Author Topic: spectral whole  (Read 3593 times)

Sealchan

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spectral whole
« on: January 21, 2008, 06:13:21 PM »
The spectral whole is the idea that you can take a physical aspect of the world (visible light) and break it up into a finite list of qualities or parts (colors).  These qualities are best chosen when they are individually unique but they will rarely be mutually exclusive.  They may also have the character of being "standardized" or arbitrarily chosen in that one could have started with a different starting point and ended up with an equivalent but different set of representative parts.  In some sense the addition of the parts equals the whole.

Alternately, you can take the whole (visible light) and filter it through a finite set of well-chosen, representative (but not non-arbitrary) filters (cone cells) and thereby create an array of differentiables (colors) that are cognitively manageable yet can be extended into innumerable distinctions.  By cognitively manageable I mean that it does not require an escalating amount of energy to differentiate into an ever wider variety of forms. 

The neural mechanism of color vision are my root metaphor.

rads

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Re: spectral whole
« Reply #1 on: March 25, 2013, 12:45:48 PM »
Quote
The spectral whole is the idea that you can take a physical aspect of the world (visible light) and break it up into a finite list of qualities or parts (colors).

Interesting, how one's attitude to what we perceive (analytical vs. synthetic) can influence the interpretation of the very same concept... For me the spectral whole is quite the opposite, like a reminder that any sort of filtering or dividing that we apply to what we perceive (be it objects, classes, concepts etc.) is just a temporary illusion, while the primordial nature of the world is more like a continuous, unified substance, with no separate entities in it.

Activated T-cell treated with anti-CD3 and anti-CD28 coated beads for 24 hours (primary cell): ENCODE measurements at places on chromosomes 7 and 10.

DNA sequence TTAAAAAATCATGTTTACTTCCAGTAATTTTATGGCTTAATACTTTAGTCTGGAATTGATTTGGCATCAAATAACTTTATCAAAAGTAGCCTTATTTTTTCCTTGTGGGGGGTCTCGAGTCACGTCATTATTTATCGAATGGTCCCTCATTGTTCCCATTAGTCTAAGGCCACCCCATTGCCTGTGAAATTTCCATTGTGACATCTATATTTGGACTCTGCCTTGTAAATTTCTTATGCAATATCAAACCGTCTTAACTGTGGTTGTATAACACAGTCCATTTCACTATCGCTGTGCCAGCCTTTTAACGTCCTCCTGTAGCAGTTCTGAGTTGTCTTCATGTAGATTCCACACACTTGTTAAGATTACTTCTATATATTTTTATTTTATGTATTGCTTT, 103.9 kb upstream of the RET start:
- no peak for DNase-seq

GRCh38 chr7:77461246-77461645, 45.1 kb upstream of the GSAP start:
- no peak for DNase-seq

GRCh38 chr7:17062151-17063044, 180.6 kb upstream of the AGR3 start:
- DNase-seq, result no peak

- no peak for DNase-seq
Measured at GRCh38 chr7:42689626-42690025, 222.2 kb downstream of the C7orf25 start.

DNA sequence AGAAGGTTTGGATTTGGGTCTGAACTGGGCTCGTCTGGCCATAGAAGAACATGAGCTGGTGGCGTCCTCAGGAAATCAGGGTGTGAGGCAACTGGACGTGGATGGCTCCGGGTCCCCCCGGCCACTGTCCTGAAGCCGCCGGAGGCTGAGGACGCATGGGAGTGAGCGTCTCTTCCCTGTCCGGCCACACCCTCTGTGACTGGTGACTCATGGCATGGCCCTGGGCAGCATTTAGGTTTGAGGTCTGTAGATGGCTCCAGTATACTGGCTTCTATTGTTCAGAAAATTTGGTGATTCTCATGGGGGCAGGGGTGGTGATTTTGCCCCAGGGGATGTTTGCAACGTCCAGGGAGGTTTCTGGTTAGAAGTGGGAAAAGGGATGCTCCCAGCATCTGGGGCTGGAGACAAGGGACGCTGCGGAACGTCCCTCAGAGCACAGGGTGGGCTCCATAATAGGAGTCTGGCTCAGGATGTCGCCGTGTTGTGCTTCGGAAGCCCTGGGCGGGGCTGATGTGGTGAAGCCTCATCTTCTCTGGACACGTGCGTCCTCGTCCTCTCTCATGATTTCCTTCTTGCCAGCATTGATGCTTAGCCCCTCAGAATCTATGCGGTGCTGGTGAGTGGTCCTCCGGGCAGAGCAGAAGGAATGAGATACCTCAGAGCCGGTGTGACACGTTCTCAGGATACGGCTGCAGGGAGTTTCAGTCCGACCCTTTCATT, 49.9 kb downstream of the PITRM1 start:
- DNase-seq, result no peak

Still... Taking these two apparently opposite standpoints as equally true can possibly get us closer to the realization of the true nature of the mind and the mechanisms of our perception.

PS. I hope you don't mind me intruding here.

Sealchan

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Re: spectral whole
« Reply #2 on: March 25, 2013, 03:18:00 PM »
Quote
Interesting, how one's attitude to what we perceive (analytical vs. synthetic) can influence the interpretation of the very same concept... For me the spectral whole is quite the opposite, like a reminder that any sort of filtering or dividing that we apply to what we perceive (be it objects, classes, concepts etc.) is just a temporary illusion, while the primordial nature of the world is more like a continuous, unified substance, with no separate entities in it.

I think this is implicit in what i've said given that it is recognized that the world is often like electromagnetic radiation, a continuous range of variation.  But a flesh and blood cognitive system must, perhaps, break this infinite range of light-wavelenghts (or other sensations) and 'pixelate' it into a finite set of differences.  Since in our phenomenology we both perceive color as a practically infinite array of fine variations AND as a finite set of primary/secondary color categories, we have this duality of opposite standpoints from which, as you say, we get a hint at the nature of the mind.  Indeed, this is an expression of the mind-body duality.

I often think of Tarot cards as an analogous idea, that there is a finite set of Tarot cards that one can map one's psyche/destiny to and derive a prediction or new perspective from.  Without this finite set of cards how could we read, in our lifetimes and with only so many calories to burn, an infinite deck of Tarot cards more precisely matched to the true diversity of our psyche?

There is no intrusion on your part.  Thanks for your thoughts!  These posts were meant to elicit discussion.